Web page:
We recently had the opportunity to do a one-on-one phone interview with Vin Diesel, the star of the upcoming The Chronicles of Riddick: Assault on Dark Athena. If his role in this remake-turned-expansion of the 2004 critical hit The Chronicles of Riddick: Escape From Butcher Bay doesn't ring a bell, then surely his work in movies like Saving Private Ryan, Iron Giant, and The Fast and the Furious does. As an avid gamer, Diesel even created his own development company called Tigon Studios in 2002 to help work with the developers and publishers of games bearing his likeness. (Tigon is currently working alongside Swedish developer Starbreeze, the studio responsible for the bulk of the work on both Riddick games.) Here's what he had to say about his role with Tigon, what it's been like working on this remake, and if there's any chance he'll be popping and locking in a video game any time soon.
GameSpot: A lot of people know that you founded Tigon Studios, but they're probably not too sure with what you do with them on a day-to-day basis. Can you explain your relationship with Tigon?
Vin Diesel: I created Tigon as a game developing company, as a publishing company, that could exploit my access into the film world--my position in Hollywood. The objective for creating Tigon was to be able to create video games that set off the core intentions and designs of the films. Meaning, some of the games that were adapted to movies until that point were licensed off to game companies and there was never any kind of relationship between the game company and the film company making the movie. And in my estimation it made for poor games. My objective was to open up the door to the director of the movie, to the actors in the movie, to writers involved in the film, and try to make a video game that is so true to the movie experience that it could ultimately enhance the movie experience.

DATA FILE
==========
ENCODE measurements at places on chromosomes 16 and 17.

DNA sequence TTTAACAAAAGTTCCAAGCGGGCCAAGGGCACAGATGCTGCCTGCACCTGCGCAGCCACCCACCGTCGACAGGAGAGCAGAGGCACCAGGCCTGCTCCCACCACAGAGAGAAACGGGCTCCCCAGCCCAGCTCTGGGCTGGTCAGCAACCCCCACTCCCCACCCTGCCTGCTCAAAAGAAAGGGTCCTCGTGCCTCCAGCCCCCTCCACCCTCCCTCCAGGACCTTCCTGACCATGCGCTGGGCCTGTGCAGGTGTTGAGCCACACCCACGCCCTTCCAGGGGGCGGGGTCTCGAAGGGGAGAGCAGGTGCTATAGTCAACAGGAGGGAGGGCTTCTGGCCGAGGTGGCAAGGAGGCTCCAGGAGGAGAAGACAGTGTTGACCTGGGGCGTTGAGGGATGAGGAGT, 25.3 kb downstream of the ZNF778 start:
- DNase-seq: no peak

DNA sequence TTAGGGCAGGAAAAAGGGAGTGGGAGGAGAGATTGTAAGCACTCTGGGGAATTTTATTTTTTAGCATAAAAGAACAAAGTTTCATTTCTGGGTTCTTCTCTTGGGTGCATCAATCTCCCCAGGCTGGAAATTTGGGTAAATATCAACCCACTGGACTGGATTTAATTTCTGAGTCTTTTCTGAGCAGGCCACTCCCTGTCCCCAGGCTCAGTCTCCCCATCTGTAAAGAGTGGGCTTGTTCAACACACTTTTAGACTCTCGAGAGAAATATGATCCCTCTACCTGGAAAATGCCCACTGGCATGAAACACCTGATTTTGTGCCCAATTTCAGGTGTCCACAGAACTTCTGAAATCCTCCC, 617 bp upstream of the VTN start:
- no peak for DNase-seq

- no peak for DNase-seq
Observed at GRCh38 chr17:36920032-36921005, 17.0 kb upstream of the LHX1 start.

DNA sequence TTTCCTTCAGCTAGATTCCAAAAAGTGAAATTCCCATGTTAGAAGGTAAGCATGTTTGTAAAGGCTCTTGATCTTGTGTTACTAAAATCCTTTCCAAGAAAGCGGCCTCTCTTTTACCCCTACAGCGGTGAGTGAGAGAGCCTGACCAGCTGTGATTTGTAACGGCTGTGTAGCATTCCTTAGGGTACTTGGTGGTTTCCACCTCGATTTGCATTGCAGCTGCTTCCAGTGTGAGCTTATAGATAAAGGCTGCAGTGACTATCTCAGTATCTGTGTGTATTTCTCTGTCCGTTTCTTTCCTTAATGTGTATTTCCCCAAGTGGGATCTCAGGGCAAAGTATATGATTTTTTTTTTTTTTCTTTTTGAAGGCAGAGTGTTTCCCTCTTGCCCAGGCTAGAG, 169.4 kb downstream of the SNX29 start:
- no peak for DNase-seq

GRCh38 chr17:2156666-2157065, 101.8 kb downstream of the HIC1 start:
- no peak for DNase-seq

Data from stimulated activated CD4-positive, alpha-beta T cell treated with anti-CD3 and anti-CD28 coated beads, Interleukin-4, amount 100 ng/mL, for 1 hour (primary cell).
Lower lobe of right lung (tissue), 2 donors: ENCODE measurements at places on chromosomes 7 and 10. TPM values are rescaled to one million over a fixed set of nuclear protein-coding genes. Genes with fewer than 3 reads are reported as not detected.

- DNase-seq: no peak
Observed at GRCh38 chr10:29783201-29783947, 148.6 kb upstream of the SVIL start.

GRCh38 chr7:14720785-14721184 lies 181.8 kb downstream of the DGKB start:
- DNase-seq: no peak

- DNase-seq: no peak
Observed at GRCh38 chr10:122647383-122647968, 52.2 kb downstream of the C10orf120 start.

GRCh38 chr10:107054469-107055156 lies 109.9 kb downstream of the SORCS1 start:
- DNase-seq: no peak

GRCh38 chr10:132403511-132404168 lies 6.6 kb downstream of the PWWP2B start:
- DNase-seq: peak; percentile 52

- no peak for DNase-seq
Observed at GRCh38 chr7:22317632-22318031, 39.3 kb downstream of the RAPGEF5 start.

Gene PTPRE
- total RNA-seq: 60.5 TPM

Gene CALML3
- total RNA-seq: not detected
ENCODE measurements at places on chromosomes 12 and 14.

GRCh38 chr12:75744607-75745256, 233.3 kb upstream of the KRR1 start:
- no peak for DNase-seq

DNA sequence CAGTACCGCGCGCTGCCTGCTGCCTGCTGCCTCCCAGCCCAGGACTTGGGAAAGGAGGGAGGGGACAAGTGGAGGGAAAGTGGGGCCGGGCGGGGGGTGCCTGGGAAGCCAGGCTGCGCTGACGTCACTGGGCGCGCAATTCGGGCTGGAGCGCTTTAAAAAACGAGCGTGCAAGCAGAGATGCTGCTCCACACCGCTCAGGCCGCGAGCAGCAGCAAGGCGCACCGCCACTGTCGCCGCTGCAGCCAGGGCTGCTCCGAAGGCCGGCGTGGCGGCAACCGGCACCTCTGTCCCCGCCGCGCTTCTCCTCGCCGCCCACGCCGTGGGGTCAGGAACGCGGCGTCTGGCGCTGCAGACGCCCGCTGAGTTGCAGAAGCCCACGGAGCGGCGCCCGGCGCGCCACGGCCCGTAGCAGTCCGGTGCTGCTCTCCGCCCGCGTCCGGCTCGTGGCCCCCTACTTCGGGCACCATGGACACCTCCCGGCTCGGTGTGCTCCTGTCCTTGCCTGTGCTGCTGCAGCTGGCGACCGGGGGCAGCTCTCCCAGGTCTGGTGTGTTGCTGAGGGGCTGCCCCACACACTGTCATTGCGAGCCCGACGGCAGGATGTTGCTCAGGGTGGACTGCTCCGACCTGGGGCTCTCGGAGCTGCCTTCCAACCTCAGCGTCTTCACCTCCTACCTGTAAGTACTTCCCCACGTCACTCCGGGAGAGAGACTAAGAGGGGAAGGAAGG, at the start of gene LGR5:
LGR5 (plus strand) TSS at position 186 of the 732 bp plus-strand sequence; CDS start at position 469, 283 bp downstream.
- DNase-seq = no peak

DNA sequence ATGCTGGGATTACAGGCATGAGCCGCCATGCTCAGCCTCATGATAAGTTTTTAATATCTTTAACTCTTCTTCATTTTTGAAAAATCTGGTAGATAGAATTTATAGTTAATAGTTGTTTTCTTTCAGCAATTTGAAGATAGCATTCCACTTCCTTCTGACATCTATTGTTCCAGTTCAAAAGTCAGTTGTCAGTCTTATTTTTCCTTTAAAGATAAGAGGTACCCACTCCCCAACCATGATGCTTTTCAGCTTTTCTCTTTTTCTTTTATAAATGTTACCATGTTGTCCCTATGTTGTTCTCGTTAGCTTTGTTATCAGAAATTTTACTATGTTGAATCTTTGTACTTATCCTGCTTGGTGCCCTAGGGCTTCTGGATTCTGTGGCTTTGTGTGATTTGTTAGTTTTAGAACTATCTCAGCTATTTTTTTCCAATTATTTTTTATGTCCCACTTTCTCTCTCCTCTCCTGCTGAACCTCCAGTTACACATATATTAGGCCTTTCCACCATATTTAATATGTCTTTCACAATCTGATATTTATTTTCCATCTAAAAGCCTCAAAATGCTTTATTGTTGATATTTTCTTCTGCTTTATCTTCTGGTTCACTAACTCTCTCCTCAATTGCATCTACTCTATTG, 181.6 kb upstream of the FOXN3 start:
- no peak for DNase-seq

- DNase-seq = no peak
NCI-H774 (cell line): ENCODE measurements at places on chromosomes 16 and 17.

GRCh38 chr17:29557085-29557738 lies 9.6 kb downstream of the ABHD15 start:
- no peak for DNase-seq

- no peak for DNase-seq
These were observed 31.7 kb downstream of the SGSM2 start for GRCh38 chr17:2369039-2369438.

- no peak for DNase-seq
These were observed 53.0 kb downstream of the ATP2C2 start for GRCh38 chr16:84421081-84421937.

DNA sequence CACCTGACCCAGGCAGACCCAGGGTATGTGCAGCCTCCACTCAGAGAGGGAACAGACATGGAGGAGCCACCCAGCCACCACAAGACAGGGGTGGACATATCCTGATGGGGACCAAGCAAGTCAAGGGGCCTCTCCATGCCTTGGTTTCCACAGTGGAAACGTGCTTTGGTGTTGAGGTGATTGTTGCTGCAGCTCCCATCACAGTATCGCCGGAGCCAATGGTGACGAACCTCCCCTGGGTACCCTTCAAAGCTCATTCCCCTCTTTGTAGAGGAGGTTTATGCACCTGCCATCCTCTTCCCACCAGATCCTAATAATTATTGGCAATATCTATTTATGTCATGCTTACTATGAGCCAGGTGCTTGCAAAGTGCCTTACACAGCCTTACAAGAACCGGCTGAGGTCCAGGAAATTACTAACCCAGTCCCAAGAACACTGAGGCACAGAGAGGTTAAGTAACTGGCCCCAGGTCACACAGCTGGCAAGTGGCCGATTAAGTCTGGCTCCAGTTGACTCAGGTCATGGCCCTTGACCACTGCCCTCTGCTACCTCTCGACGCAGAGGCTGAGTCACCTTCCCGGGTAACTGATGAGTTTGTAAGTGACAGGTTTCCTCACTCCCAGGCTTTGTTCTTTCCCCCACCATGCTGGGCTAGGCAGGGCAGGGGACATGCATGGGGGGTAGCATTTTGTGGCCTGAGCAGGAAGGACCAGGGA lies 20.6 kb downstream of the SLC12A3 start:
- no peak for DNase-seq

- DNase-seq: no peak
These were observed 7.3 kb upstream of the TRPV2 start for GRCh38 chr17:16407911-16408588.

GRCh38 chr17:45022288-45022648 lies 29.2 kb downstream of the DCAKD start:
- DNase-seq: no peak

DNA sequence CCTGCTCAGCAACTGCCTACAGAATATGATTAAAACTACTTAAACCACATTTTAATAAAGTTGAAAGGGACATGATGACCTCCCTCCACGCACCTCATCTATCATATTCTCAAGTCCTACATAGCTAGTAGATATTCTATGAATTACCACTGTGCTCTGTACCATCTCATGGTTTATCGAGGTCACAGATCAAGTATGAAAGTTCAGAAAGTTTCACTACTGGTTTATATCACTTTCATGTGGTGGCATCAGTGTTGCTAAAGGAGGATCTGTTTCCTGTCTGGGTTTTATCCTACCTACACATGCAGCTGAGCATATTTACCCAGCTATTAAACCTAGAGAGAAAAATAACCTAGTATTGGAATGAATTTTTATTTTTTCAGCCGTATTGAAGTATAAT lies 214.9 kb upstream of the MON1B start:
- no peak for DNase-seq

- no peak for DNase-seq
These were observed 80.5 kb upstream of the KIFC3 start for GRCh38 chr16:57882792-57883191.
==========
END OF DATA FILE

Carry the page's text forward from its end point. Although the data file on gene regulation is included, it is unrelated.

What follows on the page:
I really created the video game company as a way to take all of these resources that were provided for me in making the movie and make them available for creating the video game. That was basically the objective. To create video games that had that sort of cinematic attention. So, it's fascinating when you ever hear an in-house Tigon production meeting... it's not unlike a film production meeting. We'll bring in cinematographers just to talk about camera angles, and constantly push the envelope in giving you that experience like you're in a movie and get to decide what happens in the next second. It was kind of a harmonious thing--harmonious marriage between my involvement in movies and my involvement in film. I think we've been successful in creating games that enhance the movie experience, or enhance your appreciation for the IP.
GS: How has your experience changed working on Dark Athena compared to Butcher Bay? Obviously things are going to be different now that you've got a few games under your belt, but you've also got that confidence knowing the first game was so well received by critics.
VD: One of the big things that I felt really ambitious about--and I can remember being at Starbreeze a couple years ago and talking about this early on, and at first people kind of looked at me sideways when I said, "We gotta get multiplayer. We gotta get the multiplayer component here." Because this game is too rich to only be able to experience it by yourself. You want to be able to apply your expertise in a competitive situation. So the multiplayer online aspect of it was very, very import. Very ambitious, I think, for first-person shooter games to try and accomplish--especially when your first-person shooter game is so heavy in melee hand-to-hand combat like Butcher Bay is and Dark Athena is. So for me the big coup, the big victory on this is the fact that you essentially beat the s*** out of your friend in another country online... as Riddick [laughs].